Nuclear talks in Vienna
Nuclear talks in ViennaReuters

The US Special Envoy for Iran, Rob Malley, on Monday said the United States is focused on matters on Iran “where we can be useful,” and is not currently going to “waste our time” on the nuclear deal “if nothing’s going to happen.”

Speaking at an event hosted by the Carnegie Endowment for International Peace and quoted by CNN, Malley said the US is still committed to diplomacy to constrain Iran’s nuclear program, but has turned its attention away from efforts on the nuclear deal amid sweeping protests in Iran and transfers of weapons from Tehran to Moscow for the war in Ukraine.

Malley acknowledged that “several times we came very close” to an agreement to rejoin the 2015 nuclear deal, but added, “Each time we came close, Iran came up with one new extraneous demand that derailed the talks.”

“That’s where we were late August, early September and there has been no movement since then,” he said, adding, “Nothing’s happening on the nuclear deal so we’re not going to spend our time, waste our time on it, if nothing’s going to happen.”

“We’re going to spend our time where we can be useful,” he continued, including supporting the protesters in Iran, and trying to stop the transfer of weapons from Tehran to Moscow for use in the war in Ukraine.

Despite the standstill on efforts over the nuclear deal, Malley defended the administration’s continued efforts to restore the agreement, arguing that the Trump administration tried the alternative and “it didn’t work.”

“We make no apology for having tried and still trying to do everything we can to prevent Iran from acquiring a nuclear weapon. Again, a preference for diplomacy if that can work, with tools of pressure, sanctions in particular. But also keeping very much all options on the table in case diplomacy were to fail,” Malley said, according to CNN.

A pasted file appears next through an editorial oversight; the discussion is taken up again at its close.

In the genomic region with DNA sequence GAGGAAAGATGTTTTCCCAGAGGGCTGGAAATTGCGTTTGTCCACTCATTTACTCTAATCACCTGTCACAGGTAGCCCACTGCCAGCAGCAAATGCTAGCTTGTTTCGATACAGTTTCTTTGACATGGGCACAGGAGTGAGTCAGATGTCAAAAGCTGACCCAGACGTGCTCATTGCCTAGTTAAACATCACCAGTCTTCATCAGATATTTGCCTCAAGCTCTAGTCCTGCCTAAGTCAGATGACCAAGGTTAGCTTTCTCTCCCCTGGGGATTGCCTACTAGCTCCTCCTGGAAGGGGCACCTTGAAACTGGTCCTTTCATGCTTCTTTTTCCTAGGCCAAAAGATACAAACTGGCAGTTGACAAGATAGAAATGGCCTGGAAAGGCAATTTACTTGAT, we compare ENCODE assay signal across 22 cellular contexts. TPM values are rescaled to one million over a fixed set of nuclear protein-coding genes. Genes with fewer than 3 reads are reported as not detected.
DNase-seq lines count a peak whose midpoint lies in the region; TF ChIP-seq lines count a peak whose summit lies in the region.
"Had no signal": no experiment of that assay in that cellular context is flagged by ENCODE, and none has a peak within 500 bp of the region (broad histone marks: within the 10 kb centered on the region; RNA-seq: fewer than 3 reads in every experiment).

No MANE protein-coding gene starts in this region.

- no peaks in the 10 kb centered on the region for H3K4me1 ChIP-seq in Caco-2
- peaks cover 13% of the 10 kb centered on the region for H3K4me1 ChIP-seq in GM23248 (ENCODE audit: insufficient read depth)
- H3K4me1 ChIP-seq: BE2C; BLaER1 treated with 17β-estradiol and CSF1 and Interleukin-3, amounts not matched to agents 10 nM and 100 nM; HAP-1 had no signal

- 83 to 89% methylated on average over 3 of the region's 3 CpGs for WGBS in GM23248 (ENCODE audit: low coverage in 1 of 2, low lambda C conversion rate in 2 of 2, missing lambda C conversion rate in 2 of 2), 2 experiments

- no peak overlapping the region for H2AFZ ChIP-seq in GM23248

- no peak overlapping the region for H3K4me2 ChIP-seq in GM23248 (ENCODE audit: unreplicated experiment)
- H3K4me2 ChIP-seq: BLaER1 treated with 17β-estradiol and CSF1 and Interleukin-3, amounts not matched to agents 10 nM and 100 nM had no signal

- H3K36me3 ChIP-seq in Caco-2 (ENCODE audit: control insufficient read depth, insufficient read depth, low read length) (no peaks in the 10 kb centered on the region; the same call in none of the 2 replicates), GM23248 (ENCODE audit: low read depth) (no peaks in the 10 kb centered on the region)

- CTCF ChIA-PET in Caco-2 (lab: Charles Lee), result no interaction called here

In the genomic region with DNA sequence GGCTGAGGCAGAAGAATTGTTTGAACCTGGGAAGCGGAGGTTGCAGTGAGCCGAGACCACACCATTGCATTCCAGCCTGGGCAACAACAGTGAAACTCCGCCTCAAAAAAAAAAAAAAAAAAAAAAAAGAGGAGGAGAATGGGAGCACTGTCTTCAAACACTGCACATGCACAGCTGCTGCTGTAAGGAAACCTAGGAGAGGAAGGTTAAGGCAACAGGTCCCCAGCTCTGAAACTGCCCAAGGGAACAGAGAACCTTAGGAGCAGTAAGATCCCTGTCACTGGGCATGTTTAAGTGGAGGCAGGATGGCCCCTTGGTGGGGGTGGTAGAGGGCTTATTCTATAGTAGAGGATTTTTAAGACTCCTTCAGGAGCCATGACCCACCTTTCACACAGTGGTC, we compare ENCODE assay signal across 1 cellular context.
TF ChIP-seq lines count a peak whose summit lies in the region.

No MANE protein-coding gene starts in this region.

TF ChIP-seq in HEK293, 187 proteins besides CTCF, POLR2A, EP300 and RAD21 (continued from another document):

“We will use other tools, and in last resort, a military option if necessary, to stop Iran from acquiring a nuclear weapon,” he stressed.

The 2015 agreement with major powers, known formally as the Joint Comprehensive Plan of Action (JCPOA), has been on life support since then-President Donald Trump withdrew the United States from it in 2018, but the US and Iran have been holding indirect talks since April 2021 in an effort to revive it.

Iran in September announced it had submitted its comments to the US response to the European Union’s draft for reviving the 2015 Iran nuclear deal.

While Iran’s Foreign Ministry spokesperson said at the time that Iran’s response was prepared based on a constructive approach, a senior Biden administration official said the Iranian response "is not at all encouraging.”

A US official later said that the efforts to revive the 2015 Iran nuclear deal have “hit a wall” because of Iran's insistence on the closure of the UN nuclear watchdog's investigations.

State Department spokesperson Ned Price reiterated last week that “it’s no secret that a deal does not appear imminent. A deal does not appear in the offing, at least not at the moment, because Iran’s demands have consistently gone beyond the four corners of the JCPOA.”

Days later, Iranian President Ebrahim Raisi accused the United States of "dragging their feet" instead of making a decision to revive the 2015 nuclear deal.